Getting the best out of your 6D

Started May 3, 2013 | Discussions thread
Christoph Stephan
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Re: Getting the best out of your 6D
In reply to ianbrown, May 3, 2013

ianbrown wrote:

Having had the 6D for a couple of months and taken about 4000 images I can say (for me) its a good but not great camera. Now to make it a great camera it may need better lenses and a better technique, tripod, mirror up etc.

I know that RAW may produce better images, but in the real world when you visit places of interest you are limited to almost snap shot techniques. Yes you can do the best of a bad job, ensure composition etc is good but when it comes to maximising the FF sensor  I guess you really need the prime lenses, RAW and tripod, mirror up etc. By this time your family have moved on and you are in the bad books!

I suppose this is where compromise and a second camera comes in?

I always like to think I have the best camera with me at all times but ensuring you get the best image is a different matter.

Ian

It may take the stress out of you if you when the use of extra effort - RAW or tripod - will ay off and when not.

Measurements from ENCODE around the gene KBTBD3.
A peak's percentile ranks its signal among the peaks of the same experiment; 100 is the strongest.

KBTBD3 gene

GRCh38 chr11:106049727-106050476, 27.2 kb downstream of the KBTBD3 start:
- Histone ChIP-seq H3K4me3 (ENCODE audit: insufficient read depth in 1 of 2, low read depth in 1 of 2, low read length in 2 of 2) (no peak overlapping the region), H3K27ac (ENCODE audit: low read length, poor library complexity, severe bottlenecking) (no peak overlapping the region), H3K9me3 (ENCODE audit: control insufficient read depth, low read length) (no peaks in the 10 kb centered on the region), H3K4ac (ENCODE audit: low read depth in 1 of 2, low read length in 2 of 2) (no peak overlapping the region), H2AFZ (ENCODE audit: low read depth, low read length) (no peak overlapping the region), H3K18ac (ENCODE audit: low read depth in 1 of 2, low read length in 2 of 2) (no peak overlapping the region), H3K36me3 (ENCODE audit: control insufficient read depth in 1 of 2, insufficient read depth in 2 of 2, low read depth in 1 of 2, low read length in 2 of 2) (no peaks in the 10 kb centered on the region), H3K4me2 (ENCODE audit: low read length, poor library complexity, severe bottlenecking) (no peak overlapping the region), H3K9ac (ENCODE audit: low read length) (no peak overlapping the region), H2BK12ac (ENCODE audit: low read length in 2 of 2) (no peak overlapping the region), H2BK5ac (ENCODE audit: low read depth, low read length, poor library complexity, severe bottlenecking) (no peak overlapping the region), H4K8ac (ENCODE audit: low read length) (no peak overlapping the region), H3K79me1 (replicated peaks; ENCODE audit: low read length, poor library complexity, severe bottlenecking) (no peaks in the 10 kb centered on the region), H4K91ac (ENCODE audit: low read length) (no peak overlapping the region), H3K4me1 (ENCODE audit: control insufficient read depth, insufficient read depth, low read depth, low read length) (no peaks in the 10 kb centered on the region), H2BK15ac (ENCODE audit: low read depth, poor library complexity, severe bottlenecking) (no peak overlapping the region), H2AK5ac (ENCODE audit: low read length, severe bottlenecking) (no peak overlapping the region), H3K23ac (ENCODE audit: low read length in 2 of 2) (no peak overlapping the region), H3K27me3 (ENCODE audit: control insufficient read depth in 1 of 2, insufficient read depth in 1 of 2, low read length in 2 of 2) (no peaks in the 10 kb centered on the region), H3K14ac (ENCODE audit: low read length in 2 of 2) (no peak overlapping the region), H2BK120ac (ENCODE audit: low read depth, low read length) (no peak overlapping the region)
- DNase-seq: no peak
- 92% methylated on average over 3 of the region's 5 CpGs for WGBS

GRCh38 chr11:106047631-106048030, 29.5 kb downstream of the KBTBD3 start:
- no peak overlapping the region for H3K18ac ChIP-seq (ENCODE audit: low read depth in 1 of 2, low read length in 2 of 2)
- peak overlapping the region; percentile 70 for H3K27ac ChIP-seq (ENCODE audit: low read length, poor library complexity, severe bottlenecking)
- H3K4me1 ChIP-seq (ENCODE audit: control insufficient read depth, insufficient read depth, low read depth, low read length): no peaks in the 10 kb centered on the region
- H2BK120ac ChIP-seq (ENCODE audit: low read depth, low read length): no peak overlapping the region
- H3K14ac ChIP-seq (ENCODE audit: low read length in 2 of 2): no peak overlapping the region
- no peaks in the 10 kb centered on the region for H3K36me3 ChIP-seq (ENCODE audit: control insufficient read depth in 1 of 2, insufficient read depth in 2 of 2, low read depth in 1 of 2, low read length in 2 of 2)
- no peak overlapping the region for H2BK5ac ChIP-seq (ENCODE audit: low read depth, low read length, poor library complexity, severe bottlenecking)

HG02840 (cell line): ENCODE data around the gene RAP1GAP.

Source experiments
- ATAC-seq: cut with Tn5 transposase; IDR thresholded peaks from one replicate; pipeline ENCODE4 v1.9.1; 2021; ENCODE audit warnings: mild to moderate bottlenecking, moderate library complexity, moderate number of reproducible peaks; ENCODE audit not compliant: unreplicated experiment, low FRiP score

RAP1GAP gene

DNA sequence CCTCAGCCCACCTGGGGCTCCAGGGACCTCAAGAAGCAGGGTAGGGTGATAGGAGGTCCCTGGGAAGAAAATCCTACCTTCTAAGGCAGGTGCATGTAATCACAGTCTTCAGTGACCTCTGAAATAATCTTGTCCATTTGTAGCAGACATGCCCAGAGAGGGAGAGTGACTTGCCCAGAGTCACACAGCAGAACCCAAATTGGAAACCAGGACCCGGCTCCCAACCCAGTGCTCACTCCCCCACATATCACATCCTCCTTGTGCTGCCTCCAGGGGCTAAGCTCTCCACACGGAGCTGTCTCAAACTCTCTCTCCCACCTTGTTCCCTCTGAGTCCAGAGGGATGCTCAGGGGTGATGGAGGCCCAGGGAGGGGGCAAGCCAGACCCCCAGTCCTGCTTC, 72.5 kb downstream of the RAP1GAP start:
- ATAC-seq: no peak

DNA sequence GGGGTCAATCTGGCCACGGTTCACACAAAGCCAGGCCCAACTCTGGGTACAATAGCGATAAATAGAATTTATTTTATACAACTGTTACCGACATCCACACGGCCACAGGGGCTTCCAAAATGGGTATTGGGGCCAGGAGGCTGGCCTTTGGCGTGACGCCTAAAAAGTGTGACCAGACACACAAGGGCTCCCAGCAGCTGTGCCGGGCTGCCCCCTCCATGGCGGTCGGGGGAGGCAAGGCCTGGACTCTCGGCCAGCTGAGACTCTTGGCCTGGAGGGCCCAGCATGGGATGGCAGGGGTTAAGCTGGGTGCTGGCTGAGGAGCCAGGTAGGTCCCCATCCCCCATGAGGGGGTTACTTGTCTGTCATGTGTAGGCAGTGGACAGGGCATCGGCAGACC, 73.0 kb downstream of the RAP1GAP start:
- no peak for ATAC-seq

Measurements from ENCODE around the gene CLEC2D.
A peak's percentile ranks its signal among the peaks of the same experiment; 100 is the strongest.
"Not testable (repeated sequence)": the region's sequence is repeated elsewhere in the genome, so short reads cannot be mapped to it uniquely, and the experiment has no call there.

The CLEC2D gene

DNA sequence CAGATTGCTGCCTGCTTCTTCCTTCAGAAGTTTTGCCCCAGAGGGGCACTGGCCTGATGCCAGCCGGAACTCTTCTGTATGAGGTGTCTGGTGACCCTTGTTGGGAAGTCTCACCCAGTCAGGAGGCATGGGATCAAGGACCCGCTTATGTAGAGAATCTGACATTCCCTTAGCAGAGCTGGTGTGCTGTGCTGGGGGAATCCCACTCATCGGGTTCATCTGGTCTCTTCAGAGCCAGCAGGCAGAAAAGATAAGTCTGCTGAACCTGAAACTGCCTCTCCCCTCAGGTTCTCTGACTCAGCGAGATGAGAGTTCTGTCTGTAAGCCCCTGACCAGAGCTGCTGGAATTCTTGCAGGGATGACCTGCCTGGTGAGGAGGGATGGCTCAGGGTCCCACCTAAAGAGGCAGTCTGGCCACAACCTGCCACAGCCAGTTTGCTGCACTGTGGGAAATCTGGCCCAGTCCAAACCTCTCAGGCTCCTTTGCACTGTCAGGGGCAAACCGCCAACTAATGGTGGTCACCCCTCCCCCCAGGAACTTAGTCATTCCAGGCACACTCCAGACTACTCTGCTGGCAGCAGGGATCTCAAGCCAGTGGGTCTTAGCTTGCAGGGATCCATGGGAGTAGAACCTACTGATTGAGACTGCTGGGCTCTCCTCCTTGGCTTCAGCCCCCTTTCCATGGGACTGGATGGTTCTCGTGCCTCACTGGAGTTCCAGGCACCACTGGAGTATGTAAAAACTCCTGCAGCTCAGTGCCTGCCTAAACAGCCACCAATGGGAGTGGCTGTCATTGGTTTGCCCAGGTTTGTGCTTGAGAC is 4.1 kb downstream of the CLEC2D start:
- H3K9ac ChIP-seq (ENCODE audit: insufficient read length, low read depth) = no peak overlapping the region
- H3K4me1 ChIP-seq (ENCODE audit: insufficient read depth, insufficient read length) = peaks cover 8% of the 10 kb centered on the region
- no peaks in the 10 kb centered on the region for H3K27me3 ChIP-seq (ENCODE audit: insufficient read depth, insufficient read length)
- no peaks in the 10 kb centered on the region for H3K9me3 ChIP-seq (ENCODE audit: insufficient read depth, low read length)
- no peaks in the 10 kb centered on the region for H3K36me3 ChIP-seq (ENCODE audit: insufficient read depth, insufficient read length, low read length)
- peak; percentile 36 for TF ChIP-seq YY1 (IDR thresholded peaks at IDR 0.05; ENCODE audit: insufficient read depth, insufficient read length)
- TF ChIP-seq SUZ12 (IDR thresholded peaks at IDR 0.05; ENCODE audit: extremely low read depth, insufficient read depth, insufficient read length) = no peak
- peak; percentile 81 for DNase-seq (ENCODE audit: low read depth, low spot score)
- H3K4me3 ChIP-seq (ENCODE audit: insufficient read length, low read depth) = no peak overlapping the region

The tripod is only of real use when you are lited in available light and therefore need a longer exposure or want to have the effect of flowing water etc.. It willl never be of any use with moving subjects - family, because to freseze the actio, you will need a fast shutter speed.

If you do not have the time to set up a tripod - it really is often only an option if you are alone, or with like minded people - the 6D is just right for you, because of its great high ISO capability. You will suffer less quality loss from simply upping the ISO to get a hand-holdable speed than users of compacts or smaller sensor SLRs (or EVILs).

The main advantage of RAW is to capture a greater dynamic range than JPEG (apart from being able to rescue the shot when the white balance is off or other errors). Therefore, if you are a good photographer who gets it right on the spot, you should choose RAW only for contrasty scenes.

And even here, the dyniamc range of your full frame is better, putting you less in need to use RAW than owners of "lesser" cameras...

However, you should use manual settings (aperture priority, exposure compensation, picture style, etc.) more often. My experience is that the camera automatic settings never get it fully right, having experience with manual tweaking always pays.

And here again you full frame SLR comes in handy - all controls for these features are easily accessible...

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